Issuepedia is a great idea (with an excellent domain name), and there is a lot of potential here. One of the chief difficulties in starting any contributor-based project is the need for a basic structure; without this structure, it is difficult to attract contributors, as most people find it difficult to begin when faced with a blank slate.
In order to draw in more contributors -- and to provide a useful and consistent set of navigation links, reference points, and metadata regarding pages -- a strong set of community standards is necessary, embodied in templates and categories.
Templates provide page structure and help organize standard information and notices. See Wikipedia:Help:Template and Wikipedia:Wikipedia:WikiProject_Templates for more information on template usage at Wikipedia. Wikipedia has an excellent set of templates that Issuepedia could use as a base set.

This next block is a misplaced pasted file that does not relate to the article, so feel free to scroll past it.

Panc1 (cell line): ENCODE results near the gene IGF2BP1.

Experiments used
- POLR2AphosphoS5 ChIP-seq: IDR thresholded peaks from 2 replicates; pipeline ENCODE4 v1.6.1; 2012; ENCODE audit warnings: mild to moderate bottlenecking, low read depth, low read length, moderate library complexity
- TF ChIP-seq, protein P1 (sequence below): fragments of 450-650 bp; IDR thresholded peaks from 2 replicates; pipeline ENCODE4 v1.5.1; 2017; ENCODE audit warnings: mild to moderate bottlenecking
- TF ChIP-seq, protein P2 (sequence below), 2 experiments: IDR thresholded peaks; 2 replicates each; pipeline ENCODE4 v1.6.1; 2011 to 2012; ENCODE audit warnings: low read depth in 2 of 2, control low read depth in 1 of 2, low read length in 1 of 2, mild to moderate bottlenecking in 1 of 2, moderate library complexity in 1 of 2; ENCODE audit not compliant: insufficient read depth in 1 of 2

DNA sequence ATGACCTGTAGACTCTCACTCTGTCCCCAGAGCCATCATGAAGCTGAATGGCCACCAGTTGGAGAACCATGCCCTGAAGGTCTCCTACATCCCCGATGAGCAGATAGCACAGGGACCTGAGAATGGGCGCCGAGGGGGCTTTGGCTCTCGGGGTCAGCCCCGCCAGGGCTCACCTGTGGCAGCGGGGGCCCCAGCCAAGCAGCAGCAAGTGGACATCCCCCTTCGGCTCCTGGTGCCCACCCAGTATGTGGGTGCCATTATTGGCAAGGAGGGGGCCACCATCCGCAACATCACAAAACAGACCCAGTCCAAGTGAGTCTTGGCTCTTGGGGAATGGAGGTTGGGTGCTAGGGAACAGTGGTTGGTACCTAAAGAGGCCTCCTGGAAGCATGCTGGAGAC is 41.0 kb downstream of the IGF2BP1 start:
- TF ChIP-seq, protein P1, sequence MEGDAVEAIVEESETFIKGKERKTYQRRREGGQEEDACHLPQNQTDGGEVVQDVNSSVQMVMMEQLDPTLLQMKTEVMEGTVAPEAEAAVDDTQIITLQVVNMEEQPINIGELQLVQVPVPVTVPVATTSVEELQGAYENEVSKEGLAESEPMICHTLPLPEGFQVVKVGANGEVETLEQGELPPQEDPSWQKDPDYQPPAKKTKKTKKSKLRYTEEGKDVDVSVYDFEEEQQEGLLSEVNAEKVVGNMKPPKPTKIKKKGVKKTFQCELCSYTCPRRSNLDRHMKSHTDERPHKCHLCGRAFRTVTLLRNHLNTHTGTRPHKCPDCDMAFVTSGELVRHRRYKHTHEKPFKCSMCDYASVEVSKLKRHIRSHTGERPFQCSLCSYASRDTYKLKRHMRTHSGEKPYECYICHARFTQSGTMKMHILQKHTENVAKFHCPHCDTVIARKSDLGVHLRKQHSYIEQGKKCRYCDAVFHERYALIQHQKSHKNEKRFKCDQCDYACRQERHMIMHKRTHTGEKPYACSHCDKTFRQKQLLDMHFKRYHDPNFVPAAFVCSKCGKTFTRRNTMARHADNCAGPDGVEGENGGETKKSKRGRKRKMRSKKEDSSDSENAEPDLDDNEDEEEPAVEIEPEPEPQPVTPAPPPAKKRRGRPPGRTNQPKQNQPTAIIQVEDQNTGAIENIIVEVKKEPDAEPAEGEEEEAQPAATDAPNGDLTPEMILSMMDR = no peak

Each issue page should have a descriptive sidebar that helps categorize the issue (using one or more categories), provides a map of where the issue fits within its category, and provides a short description of how well-developed the issue page is.
"Well-developed" will require some definition and consensus. Some suggested axes:
- Number of sources cited
- Quality of sources cited (difficult to measure!)
- Quality of analysis (also difficult to measure)
- Stylistic quality (writing, links to other pages, images, etc)
It would also be beneficial to create a template for the citations themselves, again with some kind of "quality" rating, as well as a category (opinion/primary source/secondary/etc) and links to pages about the authors and publications involved. These pages could be used to discuss any perceived bias in the source authors or publications.
This text is just a placeholder, and discussions on this topic should probably take place on the discussion page. Eventually this should be replaced once there is a strong initial approach.
Categories group related items and assist with navigation between pages.